Chalk talk

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■ Our students successfully completed an astounding one million IXL math problems. The PTA and Sodexho Food Services purchased popsicles for all students to enjoy at recess as a reward for their hard work. Each student has a user name and password assigned to them and is given time throughout the school year to sign in and complete problems based on their current math level. Performing these problems is in addition to completing their regular math work. It truly has been a nearly all-school effort. The staff is so proud of the students’ efforts and we anticipate the numbers will continue to rise, as students acquire new math skills. For more information about IXL (I-Excel), visit the website at
— Abby Hare, secretary

■ Fourth-Grade Sequim Destination Imagination Team earns 14th place in the world!
What an amazing accomplishment considering this is the first year Sequim has participated in Destination Imagination! The “Lugnuts” were one of 68 teams in their division, competing against teams from Poland, Turkey, China, South Korea, Mexico, Canada, Guatemala, among other countries, along with all the teams from the U.S. Their project involved a feat of engineering and marketing, and required them to showcase their individual talents. Blake Wiker played the ukulele and sang an original song accompanied by Riley Scott. Then Riley performed a magic trick with ropes. Johnny Young was point man working the team-designed machine and Erin Gordon pitched the sales presentation. Destination Imagination emphasizes creativity, teamwork and problem-solving and provides six challenges from which students from elementary through university level can choose.
— Tricia Billes, teacher


■ A volunteer reception was held May 25 for volunteers at Helen Haller Elementary in appreciation for their service to Haller students. Receiving the annual “Making A Difference” Award from Haller were husband and wife, Jean Monro and Chuck Lamb. Donna Greenough was co-recipient of the award. Volunteers are selected from nominations from teachers for their participation in their classrooms throughout the year. Haller has 150-plus volunteers who listen to children read, tutor in math and many other subjects during their time at Haller. The reception was just a small token of our appreciation for what these wonderful people do for our children.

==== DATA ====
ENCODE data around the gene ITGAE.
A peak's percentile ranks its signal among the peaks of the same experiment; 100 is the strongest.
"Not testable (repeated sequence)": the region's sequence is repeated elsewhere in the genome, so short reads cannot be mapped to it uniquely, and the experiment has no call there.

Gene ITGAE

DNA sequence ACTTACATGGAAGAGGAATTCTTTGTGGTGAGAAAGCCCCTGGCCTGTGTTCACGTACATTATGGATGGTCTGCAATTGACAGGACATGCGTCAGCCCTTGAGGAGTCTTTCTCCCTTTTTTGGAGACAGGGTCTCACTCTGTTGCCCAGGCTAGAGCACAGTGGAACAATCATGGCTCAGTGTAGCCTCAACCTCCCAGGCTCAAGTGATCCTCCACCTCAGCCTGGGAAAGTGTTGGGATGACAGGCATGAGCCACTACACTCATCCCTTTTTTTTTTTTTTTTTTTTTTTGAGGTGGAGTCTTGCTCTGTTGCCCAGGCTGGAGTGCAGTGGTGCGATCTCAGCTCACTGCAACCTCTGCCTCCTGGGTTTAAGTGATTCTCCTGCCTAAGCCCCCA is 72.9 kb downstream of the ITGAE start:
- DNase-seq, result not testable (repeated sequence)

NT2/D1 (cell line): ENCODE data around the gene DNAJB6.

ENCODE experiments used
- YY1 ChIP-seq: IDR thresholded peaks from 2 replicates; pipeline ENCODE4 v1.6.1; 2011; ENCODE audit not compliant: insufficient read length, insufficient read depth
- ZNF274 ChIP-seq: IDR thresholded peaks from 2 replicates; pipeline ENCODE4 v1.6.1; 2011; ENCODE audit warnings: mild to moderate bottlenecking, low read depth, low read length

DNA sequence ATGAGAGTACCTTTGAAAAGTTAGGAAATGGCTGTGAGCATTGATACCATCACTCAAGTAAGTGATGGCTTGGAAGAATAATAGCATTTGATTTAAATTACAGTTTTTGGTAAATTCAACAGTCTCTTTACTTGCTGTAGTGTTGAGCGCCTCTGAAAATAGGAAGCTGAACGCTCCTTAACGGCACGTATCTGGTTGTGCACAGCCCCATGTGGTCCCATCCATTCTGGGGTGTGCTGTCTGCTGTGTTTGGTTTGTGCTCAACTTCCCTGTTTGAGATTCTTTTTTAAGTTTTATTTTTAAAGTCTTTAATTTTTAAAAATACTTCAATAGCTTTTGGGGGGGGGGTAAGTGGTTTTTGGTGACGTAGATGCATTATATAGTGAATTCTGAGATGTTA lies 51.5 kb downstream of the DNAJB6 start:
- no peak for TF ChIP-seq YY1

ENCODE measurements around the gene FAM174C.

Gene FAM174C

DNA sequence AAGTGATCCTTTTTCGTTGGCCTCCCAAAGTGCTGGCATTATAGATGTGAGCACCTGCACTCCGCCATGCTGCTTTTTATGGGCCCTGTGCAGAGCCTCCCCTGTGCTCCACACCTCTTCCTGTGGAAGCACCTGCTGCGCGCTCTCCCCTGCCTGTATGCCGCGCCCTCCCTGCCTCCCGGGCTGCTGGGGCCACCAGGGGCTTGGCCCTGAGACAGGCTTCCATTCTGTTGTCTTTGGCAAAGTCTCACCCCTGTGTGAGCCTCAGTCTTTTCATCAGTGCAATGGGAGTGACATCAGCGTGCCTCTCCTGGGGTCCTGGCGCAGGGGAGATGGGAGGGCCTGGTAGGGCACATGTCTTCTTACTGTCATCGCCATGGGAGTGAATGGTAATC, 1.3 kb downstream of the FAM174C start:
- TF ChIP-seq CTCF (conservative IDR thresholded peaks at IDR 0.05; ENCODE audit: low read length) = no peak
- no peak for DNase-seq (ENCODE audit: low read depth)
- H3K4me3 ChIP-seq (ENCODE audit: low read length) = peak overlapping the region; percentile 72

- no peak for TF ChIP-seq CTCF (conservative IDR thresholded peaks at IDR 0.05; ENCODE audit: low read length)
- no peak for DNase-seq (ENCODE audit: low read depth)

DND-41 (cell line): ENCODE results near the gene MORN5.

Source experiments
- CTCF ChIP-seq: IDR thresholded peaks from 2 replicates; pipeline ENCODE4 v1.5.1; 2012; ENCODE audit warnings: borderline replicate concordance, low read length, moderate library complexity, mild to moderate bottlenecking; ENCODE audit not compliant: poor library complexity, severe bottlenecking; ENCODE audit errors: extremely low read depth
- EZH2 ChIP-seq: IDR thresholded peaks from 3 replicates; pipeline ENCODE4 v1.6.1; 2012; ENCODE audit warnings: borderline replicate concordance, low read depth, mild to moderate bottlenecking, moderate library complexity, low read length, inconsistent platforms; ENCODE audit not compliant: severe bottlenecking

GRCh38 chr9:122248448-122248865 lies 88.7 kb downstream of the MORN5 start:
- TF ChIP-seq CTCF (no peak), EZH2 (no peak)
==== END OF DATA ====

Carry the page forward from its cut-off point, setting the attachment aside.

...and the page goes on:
— Pat Davis, Helen Haller Elementary School office

■ Students in Ione Marcy’s first-grade class listened to Greg Mortenson’s “Three Cups of Tea.” During the discussions, students decided they wanted to help out Mr. Mortenson’s charity foundation, Central Asia Institute. Over the course of four months, they collected “Pennies for Peace” to help build schools for girls in the remote areas of Pakistan and Afghanistan. Mr. Mortenson’s mission is “to change the world … one child at a time” and like him, students know that education is the way that all children will have better choices in life. Throughout the months of reading and sharing, some children shared their tooth fairy money to donate; another child shared with her parents about how little the children in Korphe, Pakistan, had - she says her parents cried and gave her $20 dollars to donate!  
Marcy was aware of the negative press surrounding Mortenson and his nonprofit organization, and she did receive a letter from the Central Asia Institute. They explained a bit about the allegations and how one particular year is the focus of the “60 Minutes” show’s findings and that they will cooperate to answer any questions in the weeks ahead, as will Greg, when he recovers from his surgery.
Marcy pondered the news from the papers and the television show and then shared with her class questions regarding her concerns. She says, “I have to say that I know from his book that he had trouble managing the business side of the charity (he says it there in his own words) and that he finally got people to help, but above all of this is his message, which I truly believe. It is that Education is the way to Peace and that without it, there is very little choice for a different life for the children of Pakistan and Afghanistan. So I gave the choice to my students to continue with the donation or give it to another charity. They all voted to stay with Pennies for Peace. One of my students, Dominic Riccobene, stated it this way: ‘I don’t care what the news says, I still believe in Greg. He’s a good guy!’ With that support, we continued on our path.”